Detroit rapper Elzhi’s name holds great weight in retro-fetishist circles within the broader spectrum of niche underground hip-hop. Having started on his path to unsung icon status with J Dilla’s legendary Slum Village crew, he has been steadily dropping consistently great music and flexing on suckas with his skills for 20 years to little fanfare but a fiercely loyal fanbase ready to spring from the woodwork at the drop of a fitted. Adding to his immutable legacy is his newly released fourth solo album, Zhigeist. The album is entirely produced by the freakishly talented, sickeningly prolific Georgia Ann Muldrow, barely a smoke break after her intergalactic lilblackkids project with Keith Rice. The whole project has a loose style which feels like it could have been recorded in one take and dropped with the studio nerds to fix up while the artists left to partake in cooler activities.
Muldrow’s production chops were never in question, and her work on Zhigeist does nothing to alter that. Sprinkling her usual blend of disco, funk and jazz into the crackly hip-hop brew, she imbues the project with a warm, glowing heart at the centre from which all resulting flow originates. Elzhi, perhaps used to plying his trade over more rugged instrumentals, attacks the proposition with gusto, lacing each groove with his classic braggadocio before disappearing in a purple mist. On album opener “Amnesia”, Muldrow chops in a breezy soul sample while Elzhi raps about rapping in a way that breathes fresh blunt smoke into the trope. The guy is about quotables first and foremost, and he lays them on in such density you might need to learn short-hand to catch them all. “Catch me at the swanky hotel by the water/ Where the stewardess took it from a pilot who flied charter/ Every line reek of crack, so it's not a sneak attack/When I run these lost souls who never get their sneakers back/It was written on the wall since the days of B Street/Where they got their eyes on your paper like it's a cheat sheet/Drugs, death, and karma; I've seen it with my own two/I wonder will it stay the same when they fly their drones through.”
Georgia Anne Muldrow lends her vocal talents to the bewitching “Understanding / Understanding Reprise,” propelled by a jaunty bassline, warm piano and sporadic trumpet stabs. Elzhi uses the emotional core of the song to outline Black America’s journey from slavery to the illusions of freedom espoused by current administrations. It ends on the touching sentiment of Elzhi teaching his future child of his legacy, while helping him to reach that elusive, ever-morphing American dream.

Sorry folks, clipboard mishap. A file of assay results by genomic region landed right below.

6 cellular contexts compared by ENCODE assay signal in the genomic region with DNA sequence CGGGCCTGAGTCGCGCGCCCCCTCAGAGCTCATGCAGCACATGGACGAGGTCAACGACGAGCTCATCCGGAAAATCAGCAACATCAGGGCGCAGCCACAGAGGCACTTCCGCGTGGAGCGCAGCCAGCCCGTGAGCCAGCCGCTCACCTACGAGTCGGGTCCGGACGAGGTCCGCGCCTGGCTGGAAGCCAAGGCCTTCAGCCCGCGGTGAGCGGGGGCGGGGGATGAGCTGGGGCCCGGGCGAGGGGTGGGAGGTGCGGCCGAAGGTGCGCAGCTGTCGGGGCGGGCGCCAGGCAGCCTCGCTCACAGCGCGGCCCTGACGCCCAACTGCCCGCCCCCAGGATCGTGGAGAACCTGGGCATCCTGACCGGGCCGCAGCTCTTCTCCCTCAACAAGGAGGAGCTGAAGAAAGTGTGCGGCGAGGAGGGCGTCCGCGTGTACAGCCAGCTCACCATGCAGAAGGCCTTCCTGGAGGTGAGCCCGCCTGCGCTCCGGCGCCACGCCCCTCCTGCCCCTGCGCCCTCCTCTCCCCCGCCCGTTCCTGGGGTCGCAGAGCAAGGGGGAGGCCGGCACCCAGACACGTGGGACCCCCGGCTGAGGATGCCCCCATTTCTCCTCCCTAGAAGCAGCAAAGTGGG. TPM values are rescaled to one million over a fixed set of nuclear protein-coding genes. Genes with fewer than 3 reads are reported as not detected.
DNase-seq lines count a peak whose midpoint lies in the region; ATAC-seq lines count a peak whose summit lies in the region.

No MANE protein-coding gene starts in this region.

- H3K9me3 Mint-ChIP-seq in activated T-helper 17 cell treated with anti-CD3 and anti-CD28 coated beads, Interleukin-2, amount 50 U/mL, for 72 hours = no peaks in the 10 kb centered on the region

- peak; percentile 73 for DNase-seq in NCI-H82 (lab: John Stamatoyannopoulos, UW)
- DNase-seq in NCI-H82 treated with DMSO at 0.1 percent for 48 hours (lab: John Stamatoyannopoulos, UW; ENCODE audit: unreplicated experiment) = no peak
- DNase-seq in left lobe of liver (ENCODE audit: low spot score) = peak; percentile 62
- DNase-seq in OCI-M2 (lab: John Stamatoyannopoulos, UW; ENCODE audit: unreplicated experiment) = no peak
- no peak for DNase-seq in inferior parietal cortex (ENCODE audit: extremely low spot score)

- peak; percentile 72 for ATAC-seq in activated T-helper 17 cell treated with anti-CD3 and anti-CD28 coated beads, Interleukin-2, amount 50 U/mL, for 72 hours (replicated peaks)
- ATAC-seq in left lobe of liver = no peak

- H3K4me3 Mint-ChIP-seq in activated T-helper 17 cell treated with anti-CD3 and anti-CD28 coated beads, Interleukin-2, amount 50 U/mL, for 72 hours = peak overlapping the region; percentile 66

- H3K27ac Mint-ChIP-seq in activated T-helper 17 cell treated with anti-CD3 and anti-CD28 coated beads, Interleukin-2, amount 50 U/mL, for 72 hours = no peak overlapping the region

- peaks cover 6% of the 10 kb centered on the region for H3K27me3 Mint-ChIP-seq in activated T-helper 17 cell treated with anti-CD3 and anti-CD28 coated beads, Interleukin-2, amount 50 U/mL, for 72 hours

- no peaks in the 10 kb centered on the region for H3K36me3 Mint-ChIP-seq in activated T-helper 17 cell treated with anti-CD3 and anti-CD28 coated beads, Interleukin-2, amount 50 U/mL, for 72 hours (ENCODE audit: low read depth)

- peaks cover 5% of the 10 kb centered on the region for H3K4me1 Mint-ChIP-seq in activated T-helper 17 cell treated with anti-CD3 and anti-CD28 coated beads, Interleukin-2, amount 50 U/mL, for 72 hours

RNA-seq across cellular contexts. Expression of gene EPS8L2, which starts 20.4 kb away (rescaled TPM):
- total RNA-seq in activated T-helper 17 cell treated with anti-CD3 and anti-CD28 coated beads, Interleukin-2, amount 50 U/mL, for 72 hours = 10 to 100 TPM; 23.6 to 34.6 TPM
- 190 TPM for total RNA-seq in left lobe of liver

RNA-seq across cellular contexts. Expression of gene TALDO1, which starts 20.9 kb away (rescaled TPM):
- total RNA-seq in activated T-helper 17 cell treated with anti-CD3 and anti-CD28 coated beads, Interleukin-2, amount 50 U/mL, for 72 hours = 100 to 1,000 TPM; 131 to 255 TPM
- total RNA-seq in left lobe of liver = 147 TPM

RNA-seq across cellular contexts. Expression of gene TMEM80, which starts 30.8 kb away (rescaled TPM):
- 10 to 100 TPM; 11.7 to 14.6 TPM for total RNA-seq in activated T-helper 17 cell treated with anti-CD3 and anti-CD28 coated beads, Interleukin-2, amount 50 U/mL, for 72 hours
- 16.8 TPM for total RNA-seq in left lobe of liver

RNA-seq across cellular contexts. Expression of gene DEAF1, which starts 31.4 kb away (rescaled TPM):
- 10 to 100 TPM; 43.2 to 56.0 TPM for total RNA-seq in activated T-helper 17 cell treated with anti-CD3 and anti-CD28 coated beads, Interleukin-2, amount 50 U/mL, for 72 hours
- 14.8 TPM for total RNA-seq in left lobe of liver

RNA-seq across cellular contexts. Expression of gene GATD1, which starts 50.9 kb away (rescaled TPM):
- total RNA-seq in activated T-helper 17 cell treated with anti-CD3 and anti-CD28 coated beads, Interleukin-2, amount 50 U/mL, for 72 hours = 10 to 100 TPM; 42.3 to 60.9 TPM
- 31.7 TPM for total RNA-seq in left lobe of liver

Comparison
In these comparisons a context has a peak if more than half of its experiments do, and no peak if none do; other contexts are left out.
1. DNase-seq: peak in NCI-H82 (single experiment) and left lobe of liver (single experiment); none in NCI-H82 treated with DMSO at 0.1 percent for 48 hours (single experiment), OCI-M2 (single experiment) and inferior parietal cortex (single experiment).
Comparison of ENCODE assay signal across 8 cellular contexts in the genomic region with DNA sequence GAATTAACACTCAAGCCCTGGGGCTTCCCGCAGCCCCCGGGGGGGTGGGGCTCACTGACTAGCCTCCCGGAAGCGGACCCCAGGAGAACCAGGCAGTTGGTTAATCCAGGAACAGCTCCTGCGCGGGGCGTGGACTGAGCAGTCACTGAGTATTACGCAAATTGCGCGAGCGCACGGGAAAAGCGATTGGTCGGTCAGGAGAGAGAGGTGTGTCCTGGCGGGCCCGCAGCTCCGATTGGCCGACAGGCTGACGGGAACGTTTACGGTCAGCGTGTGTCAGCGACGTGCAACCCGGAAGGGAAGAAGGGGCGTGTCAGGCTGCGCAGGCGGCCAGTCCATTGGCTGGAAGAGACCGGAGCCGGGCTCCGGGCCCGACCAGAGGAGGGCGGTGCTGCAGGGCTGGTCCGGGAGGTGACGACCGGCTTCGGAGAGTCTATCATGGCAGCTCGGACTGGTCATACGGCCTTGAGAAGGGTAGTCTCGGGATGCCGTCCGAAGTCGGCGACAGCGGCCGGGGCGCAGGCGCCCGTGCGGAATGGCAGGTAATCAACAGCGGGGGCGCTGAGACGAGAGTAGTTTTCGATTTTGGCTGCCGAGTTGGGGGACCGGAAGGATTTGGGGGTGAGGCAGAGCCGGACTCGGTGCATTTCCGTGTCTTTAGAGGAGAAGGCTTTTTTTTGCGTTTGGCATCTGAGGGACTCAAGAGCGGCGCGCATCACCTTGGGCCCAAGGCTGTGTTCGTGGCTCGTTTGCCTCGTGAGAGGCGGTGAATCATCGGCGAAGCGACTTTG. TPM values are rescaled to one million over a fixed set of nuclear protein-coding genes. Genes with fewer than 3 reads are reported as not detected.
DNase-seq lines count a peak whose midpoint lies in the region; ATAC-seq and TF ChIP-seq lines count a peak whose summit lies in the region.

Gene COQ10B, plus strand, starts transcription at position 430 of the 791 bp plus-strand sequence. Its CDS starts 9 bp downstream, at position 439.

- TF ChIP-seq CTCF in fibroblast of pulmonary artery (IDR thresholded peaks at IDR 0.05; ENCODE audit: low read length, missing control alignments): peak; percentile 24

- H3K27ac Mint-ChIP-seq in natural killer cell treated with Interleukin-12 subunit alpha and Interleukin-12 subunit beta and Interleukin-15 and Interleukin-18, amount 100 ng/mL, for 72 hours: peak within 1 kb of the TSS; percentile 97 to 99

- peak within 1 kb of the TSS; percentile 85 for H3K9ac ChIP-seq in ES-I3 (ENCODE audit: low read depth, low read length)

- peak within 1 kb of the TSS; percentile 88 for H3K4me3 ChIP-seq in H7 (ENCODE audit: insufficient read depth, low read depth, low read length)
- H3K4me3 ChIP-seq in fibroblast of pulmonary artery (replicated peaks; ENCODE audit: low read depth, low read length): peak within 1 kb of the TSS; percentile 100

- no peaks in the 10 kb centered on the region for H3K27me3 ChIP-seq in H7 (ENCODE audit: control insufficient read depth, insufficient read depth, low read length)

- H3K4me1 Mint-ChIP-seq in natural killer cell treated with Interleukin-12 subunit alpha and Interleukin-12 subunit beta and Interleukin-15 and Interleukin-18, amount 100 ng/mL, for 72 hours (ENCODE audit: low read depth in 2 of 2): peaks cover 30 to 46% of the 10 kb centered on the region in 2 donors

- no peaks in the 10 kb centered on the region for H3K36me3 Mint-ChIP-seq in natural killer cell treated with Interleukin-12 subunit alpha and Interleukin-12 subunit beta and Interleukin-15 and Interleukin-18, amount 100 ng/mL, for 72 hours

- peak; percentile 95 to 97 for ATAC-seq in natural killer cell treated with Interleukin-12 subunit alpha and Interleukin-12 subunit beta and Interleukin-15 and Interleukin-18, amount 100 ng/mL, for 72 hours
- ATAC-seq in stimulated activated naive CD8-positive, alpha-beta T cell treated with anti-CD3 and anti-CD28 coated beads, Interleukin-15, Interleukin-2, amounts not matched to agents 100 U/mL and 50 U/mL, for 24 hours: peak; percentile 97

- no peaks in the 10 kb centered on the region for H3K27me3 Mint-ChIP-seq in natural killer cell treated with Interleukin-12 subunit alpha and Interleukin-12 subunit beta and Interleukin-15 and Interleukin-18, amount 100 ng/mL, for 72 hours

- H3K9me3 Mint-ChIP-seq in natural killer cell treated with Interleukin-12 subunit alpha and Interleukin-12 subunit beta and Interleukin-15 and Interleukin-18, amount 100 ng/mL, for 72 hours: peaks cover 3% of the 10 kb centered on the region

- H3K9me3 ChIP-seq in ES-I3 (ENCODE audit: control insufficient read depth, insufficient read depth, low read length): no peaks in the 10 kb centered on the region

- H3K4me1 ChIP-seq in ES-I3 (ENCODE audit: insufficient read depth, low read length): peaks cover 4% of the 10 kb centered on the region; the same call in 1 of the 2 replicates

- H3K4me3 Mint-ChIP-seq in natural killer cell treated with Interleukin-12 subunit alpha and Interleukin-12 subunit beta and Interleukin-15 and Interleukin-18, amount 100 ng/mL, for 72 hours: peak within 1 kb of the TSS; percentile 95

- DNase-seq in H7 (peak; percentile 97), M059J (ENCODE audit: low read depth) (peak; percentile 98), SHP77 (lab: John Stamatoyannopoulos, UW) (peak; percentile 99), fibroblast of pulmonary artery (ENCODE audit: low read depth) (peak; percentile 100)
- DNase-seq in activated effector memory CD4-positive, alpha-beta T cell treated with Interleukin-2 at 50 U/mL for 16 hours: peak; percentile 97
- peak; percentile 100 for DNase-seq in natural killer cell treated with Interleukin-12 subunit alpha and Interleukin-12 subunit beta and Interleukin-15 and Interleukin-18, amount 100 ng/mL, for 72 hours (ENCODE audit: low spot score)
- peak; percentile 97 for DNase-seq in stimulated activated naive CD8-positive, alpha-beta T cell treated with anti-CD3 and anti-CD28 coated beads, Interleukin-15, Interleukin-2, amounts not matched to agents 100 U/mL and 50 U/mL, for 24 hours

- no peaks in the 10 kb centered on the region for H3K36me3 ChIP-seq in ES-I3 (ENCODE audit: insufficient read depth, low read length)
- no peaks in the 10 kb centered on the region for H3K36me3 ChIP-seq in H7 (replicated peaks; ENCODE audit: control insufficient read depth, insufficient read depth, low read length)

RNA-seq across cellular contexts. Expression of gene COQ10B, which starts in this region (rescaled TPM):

Muldrow brings further vocal tapestries and stuttering funk bass to “Already Gone”, providing Elzhi with the ideal platform to explore more spiritual themes than we have seen from the artist previously. His explorations into theology are punctuated by the classic Detroit flow, consistently threatening to careen off-beat but somehow maintaining balance and yielding pleasingly chaotic results. This irrepressible cadence makes the track instantly accessible even to those without the most rudimentary understanding of Divine Mathematics. “Now say if we use the alphabet to five, twelve is E, L/L is God, Zhi is seven/The spirit number from the highest heaven/So I'm light years ahead/I can wake up in dreams and put nightmares to bed.”
“Strangeland” finds Elzhi in his comfort zone, getting lyrical with a capital L and making several cogent points as to his prowess on the microphone. This is your textbook Midwest punchline session replete with head-crack drums and an audacious old-school piano line, sounding like an unreleased Jurassic 5 and Dilla collaboration, unreleased as it was never conceived. Multi-syllabic verbal images bombard the listener until they are coerced into shifting Elzhi up their top 10 lists as appropriate. When he utters the line “I watch a glacier fall through hellfire, hotter than a Taco Bell fryer in a building next to Belle Tire,” it is quite normal to break out in a sudden heat rash.
The mix of samples and live instrumentation employed by Georgia Anne Muldrow throughout Zhigeist, but album closer “Compassion” is where the jam session enters its own. A loosely slung bassline struts atop lush, organic drums while Muldrow incorporates her own vocals into the instrumental. Elzhi takes the opportunity to thank all those who underestimated him and continue to the same to countless others the world over. It is something of an underdog anthem, which is an apt way to wrap an album as heavy on education and motivation as it is on slick similes. It wouldn’t be unreasonable to assume that Muldrow’s beats were a huge influence on this. These ethereal productions demand more from a rapper than a detailed list of ways to verbally harm competing emcees. The album and collaboration demanded something more substantial from its chief protagonist and Elzhi has delivered so emphatically that doubters will be forced to go into hiding indefinitely and beef up their reading lists. This album is also another feather in the cap of Muldrow, whose hat must resemble a headdress by now. Whether this is a one-shot union for the two musicians or something more durable remains to be seen. Either way, the zeitgeist is enriched by Zhigeist, as well as being presumably terrified of the knowledge offered. Buy Zhigeist here.
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